Physiological upper limits of left ventricular dimensions in highly trained junior tennis players

Sandeep Basavarajaiah, Mathew Wilson, Reza Naghavi, Gregory Whyte, Mike Turner, Sanjay Sharma

Research output: Contribution to journalArticle

9 Citations (Scopus)

Abstract

Background: The differentiation between physiological cardiac enlargement and cardiomyopathy is crucial, considering that most young non-traumatic deaths in sport are due to cardiomyopathy. Currently, there are few data relating to cardiac dimensions in junior elite tennis players. The aim of this study was to define the upper limits of left ventricular dimensions in a large cohort of national adolescent tennis players. Methods: Between 1996 and 2003, 259 adolescent tennis players (152 males), mean (SD) age 14.8 (1.4) years (range 13-19) and 86 healthy age, gender and body surface matched sedentary controls underwent 12-lead ECG and 2D-transthoracic echocardiography. Results: Inter-ventricular septal end diastolic dimension (IVSd), left ventricular end diastolic dimension (LVEDd) and left ventricular end diastolic posterior wall dimension (LVPWd) in tennis players were significantly higher than in controls (8.9 mm vs 8.3 mm p<0.001, 48.9 mm vs 47.9 mm p<0.05 and 9 mm vs 8.3 mm p<0.001 respectively), however in absolute terms, the difference did not exceed 7%. None of the tennis players had a wall thickness exceeding 12 mm or a left ventricular cavity size exceeding 60 mm. Conclusions: Tennis players exhibit modest increases in cardiac dimensions, which do not resemble those seen in individuals with cardiomyopathy affecting the left ventricle.

Original languageEnglish
Pages (from-to)784-788
Number of pages5
JournalBritish Journal of Sports Medicine
Volume41
Issue number11
DOIs
Publication statusPublished - Nov 2007
Externally publishedYes

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Tennis
Cardiomyopathies
Echocardiography
Heart Ventricles
Sports
Electrocardiography

Cite this

Basavarajaiah, Sandeep ; Wilson, Mathew ; Naghavi, Reza ; Whyte, Gregory ; Turner, Mike ; Sharma, Sanjay. / Physiological upper limits of left ventricular dimensions in highly trained junior tennis players. In: British Journal of Sports Medicine. 2007 ; Vol. 41, No. 11. pp. 784-788.
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abstract = "Background: The differentiation between physiological cardiac enlargement and cardiomyopathy is crucial, considering that most young non-traumatic deaths in sport are due to cardiomyopathy. Currently, there are few data relating to cardiac dimensions in junior elite tennis players. The aim of this study was to define the upper limits of left ventricular dimensions in a large cohort of national adolescent tennis players. Methods: Between 1996 and 2003, 259 adolescent tennis players (152 males), mean (SD) age 14.8 (1.4) years (range 13-19) and 86 healthy age, gender and body surface matched sedentary controls underwent 12-lead ECG and 2D-transthoracic echocardiography. Results: Inter-ventricular septal end diastolic dimension (IVSd), left ventricular end diastolic dimension (LVEDd) and left ventricular end diastolic posterior wall dimension (LVPWd) in tennis players were significantly higher than in controls (8.9 mm vs 8.3 mm p<0.001, 48.9 mm vs 47.9 mm p<0.05 and 9 mm vs 8.3 mm p<0.001 respectively), however in absolute terms, the difference did not exceed 7{\%}. None of the tennis players had a wall thickness exceeding 12 mm or a left ventricular cavity size exceeding 60 mm. Conclusions: Tennis players exhibit modest increases in cardiac dimensions, which do not resemble those seen in individuals with cardiomyopathy affecting the left ventricle.",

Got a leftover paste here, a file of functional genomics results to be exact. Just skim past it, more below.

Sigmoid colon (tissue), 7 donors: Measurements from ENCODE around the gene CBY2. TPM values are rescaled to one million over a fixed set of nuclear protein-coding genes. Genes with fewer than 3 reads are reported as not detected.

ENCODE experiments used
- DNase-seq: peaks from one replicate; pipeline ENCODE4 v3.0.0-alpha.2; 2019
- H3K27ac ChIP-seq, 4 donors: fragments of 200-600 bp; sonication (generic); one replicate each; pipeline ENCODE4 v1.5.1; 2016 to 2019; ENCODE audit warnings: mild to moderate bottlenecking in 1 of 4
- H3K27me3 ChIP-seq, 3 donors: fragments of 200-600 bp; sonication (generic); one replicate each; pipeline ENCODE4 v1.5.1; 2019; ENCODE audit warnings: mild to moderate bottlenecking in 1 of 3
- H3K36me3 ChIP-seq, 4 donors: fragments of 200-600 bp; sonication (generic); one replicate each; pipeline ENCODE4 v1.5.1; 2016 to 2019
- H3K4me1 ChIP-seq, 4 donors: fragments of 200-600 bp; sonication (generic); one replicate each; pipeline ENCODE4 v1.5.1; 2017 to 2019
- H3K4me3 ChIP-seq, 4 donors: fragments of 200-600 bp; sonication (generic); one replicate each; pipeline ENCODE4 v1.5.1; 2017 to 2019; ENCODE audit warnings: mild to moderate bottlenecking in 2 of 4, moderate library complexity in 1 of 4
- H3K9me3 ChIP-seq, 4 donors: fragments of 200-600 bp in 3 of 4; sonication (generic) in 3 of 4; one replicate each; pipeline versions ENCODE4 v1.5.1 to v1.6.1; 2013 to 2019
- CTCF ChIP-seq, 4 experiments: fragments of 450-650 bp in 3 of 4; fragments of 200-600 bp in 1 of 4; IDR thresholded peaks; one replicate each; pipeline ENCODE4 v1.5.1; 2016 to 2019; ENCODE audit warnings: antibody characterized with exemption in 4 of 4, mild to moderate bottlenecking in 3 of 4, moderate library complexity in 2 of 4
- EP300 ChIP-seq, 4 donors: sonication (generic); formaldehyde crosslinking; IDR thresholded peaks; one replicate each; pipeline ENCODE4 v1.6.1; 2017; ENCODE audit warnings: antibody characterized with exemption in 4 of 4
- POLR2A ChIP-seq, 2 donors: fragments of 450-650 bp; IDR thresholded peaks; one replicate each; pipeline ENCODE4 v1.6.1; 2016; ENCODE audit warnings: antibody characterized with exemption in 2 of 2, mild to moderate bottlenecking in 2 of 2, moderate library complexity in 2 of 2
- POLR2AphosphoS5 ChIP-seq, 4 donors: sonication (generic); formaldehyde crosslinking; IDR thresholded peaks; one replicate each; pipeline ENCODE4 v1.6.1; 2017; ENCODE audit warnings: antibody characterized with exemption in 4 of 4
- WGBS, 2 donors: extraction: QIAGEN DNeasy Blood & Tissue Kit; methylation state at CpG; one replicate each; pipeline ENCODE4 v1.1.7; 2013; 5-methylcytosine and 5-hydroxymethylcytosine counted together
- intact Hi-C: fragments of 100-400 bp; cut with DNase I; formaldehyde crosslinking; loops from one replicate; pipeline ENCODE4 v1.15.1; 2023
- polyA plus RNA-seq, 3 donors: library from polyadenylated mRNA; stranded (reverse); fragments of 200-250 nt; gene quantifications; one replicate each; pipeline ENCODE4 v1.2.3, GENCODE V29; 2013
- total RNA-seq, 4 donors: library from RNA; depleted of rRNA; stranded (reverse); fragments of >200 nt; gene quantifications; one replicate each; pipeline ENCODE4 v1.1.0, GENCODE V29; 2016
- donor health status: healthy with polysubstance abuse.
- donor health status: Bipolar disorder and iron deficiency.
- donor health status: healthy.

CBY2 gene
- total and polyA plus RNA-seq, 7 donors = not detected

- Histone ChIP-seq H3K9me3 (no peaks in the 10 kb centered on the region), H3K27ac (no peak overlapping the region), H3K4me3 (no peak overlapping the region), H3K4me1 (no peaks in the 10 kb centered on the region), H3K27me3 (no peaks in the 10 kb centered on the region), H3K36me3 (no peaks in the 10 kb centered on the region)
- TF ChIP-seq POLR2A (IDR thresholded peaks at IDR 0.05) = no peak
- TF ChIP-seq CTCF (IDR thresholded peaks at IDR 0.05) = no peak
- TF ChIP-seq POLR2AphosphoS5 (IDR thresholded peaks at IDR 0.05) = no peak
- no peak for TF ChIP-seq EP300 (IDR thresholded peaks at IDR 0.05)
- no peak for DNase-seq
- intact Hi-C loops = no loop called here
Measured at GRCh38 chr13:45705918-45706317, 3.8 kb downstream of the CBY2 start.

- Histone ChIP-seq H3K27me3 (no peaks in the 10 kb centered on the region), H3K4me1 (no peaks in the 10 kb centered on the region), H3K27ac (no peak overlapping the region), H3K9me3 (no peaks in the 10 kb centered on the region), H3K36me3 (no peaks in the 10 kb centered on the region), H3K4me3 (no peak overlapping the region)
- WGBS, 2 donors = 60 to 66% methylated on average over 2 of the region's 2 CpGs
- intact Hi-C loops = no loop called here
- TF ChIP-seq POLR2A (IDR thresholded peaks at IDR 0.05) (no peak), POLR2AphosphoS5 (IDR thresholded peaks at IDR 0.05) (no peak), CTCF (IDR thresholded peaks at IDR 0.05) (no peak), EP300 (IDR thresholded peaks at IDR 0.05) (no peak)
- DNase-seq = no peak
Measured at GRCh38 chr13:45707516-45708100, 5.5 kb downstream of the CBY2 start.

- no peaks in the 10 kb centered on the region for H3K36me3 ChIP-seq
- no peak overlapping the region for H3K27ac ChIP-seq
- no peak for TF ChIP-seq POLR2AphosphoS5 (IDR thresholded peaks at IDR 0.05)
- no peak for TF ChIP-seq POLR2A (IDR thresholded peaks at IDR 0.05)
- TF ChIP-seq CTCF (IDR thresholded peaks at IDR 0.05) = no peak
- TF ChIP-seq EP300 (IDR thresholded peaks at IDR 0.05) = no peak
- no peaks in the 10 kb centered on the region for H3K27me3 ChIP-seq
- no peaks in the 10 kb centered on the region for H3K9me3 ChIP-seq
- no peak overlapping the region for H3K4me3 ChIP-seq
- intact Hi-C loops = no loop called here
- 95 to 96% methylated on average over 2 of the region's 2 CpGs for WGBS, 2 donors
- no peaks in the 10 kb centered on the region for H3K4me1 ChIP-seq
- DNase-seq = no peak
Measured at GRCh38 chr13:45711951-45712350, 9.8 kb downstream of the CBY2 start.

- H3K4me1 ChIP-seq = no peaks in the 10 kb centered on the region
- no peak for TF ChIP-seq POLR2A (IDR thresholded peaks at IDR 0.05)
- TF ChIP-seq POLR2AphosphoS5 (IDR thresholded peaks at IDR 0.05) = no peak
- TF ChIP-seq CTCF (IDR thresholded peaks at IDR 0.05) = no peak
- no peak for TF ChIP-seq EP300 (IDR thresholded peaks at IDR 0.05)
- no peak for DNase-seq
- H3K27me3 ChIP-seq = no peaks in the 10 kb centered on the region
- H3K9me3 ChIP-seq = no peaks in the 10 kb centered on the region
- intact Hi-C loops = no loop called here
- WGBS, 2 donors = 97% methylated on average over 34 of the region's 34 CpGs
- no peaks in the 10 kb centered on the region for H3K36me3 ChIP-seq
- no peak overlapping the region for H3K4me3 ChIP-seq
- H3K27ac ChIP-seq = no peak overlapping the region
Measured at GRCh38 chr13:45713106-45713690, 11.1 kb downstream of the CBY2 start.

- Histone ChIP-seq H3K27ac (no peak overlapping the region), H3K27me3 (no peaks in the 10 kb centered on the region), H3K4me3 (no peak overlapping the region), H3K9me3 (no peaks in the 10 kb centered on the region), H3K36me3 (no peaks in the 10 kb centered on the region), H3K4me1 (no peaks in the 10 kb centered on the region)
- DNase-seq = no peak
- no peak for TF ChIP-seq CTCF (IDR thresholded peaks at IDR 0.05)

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Basavarajaiah, S, Wilson, M, Naghavi, R, Whyte, G, Turner, M & Sharma, S 2007, 'Physiological upper limits of left ventricular dimensions in highly trained junior tennis players', British Journal of Sports Medicine, vol. 41, no. 11, pp. 784-788. https://doi.org/10.1136/bjsm.2006.033993

Physiological upper limits of left ventricular dimensions in highly trained junior tennis players. / Basavarajaiah, Sandeep; Wilson, Mathew; Naghavi, Reza; Whyte, Gregory; Turner, Mike; Sharma, Sanjay.

In: British Journal of Sports Medicine, Vol. 41, No. 11, 11.2007, p. 784-788.

Research output: Contribution to journalArticle

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